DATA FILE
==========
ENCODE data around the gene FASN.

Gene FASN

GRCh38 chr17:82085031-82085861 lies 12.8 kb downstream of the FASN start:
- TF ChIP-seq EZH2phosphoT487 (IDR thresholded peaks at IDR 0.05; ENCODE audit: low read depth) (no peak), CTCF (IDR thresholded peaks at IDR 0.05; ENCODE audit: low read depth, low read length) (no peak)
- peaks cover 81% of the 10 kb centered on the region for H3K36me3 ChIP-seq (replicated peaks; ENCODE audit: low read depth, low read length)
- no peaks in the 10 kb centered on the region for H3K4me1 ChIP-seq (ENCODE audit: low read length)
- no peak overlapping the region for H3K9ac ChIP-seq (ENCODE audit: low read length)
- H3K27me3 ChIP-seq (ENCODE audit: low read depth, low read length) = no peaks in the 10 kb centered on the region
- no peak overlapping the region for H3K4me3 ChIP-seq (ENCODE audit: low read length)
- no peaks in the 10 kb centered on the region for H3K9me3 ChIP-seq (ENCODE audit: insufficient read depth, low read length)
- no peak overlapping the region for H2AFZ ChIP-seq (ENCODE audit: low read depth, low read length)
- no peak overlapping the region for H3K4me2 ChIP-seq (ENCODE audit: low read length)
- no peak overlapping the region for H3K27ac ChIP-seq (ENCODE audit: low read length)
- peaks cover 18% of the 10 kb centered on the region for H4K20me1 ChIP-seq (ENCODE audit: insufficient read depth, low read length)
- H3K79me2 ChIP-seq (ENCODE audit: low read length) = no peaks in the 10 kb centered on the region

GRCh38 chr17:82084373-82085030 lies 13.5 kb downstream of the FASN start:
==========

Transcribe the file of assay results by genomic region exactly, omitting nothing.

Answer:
ENCODE data around the gene FASN.

Gene FASN

GRCh38 chr17:82085031-82085861 lies 12.8 kb downstream of the FASN start:
- TF ChIP-seq EZH2phosphoT487 (IDR thresholded peaks at IDR 0.05; ENCODE audit: low read depth) (no peak), CTCF (IDR thresholded peaks at IDR 0.05; ENCODE audit: low read depth, low read length) (no peak)
- peaks cover 81% of the 10 kb centered on the region for H3K36me3 ChIP-seq (replicated peaks; ENCODE audit: low read depth, low read length)
- no peaks in the 10 kb centered on the region for H3K4me1 ChIP-seq (ENCODE audit: low read length)
- no peak overlapping the region for H3K9ac ChIP-seq (ENCODE audit: low read length)
- H3K27me3 ChIP-seq (ENCODE audit: low read depth, low read length) = no peaks in the 10 kb centered on the region
- no peak overlapping the region for H3K4me3 ChIP-seq (ENCODE audit: low read length)
- no peaks in the 10 kb centered on the region for H3K9me3 ChIP-seq (ENCODE audit: insufficient read depth, low read length)
- no peak overlapping the region for H2AFZ ChIP-seq (ENCODE audit: low read depth, low read length)
- no peak overlapping the region for H3K4me2 ChIP-seq (ENCODE audit: low read length)
- no peak overlapping the region for H3K27ac ChIP-seq (ENCODE audit: low read length)
- peaks cover 18% of the 10 kb centered on the region for H4K20me1 ChIP-seq (ENCODE audit: insufficient read depth, low read length)
- H3K79me2 ChIP-seq (ENCODE audit: low read length) = no peaks in the 10 kb centered on the region

GRCh38 chr17:82084373-82085030 lies 13.5 kb downstream of the FASN start: